We recently visited Shannon and learned that this purple beauty is her favorite houseplant. Sometimes referred to as “Purple Shamrock” or “False Shamrock”, they are native to Brazil rather than Ireland and are equally appealing as an outdoor plant or a houseplant.
Purple Shamrock are highly “photophilic,” which means that they open and close not just their blooms, but also their leaves in response to light. At night, neatly folded, oxalis triangularis looks like a cluster of little purple butterflies that then open wide to the morning light.
Like other bulb type plants, the oxalis triangularis has a dormancy period – which is it’s time for rest. They can go into dormancy after the spring and summer growing season which is noticeable when the leaves stop opening in daylight and it begins to look like it’s lacking vitality (this can also happen at other times whenever your plant chooses). They can also temporarily go into dormancy if temperatures become too warm (above 80°F – 27°C) or it’s lacking water and the soil becomes dry for a long period.
If the foliage begins to look withered and die off, stop watering and feeding and let the foliage die down. Once the foliage becomes brown you can remove it and await the next growing period, which could be anywhere from 2 – 4 weeks. Once you see new growth, start watering again.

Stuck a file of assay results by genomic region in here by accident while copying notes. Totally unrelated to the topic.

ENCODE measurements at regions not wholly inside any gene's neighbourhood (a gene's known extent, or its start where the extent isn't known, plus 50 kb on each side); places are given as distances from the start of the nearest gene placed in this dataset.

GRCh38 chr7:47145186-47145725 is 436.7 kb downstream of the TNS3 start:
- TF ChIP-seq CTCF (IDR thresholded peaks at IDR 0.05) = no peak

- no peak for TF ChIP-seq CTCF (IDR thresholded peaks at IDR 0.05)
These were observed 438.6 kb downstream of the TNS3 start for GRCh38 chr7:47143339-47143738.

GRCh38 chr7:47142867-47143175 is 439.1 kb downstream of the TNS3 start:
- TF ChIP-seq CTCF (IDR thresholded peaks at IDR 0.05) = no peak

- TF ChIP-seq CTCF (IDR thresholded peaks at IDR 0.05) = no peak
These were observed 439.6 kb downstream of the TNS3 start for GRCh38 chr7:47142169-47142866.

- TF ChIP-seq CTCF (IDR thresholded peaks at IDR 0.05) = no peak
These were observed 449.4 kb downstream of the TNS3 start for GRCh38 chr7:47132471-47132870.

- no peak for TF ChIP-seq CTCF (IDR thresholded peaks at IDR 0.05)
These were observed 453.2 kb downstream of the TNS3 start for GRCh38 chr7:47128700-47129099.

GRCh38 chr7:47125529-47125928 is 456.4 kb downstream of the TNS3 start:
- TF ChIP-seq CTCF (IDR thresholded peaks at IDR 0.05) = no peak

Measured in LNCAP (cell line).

As a houseplant, you will find the deep purple foliage really brings out the vibrant green of your other plants. This color contrast will make your other house plants seem to glow with health. Be aware that oxalis triangularis has developed a natural toxicity to protect it from foraging animals in its natural habitat, so take care with any pets that like to nibble on plant leaves. Place Oxalis Triangularis in a bright room away from direct sun. Placed back from a south-facing window is suitable, or like Shannon, place in a west facing window.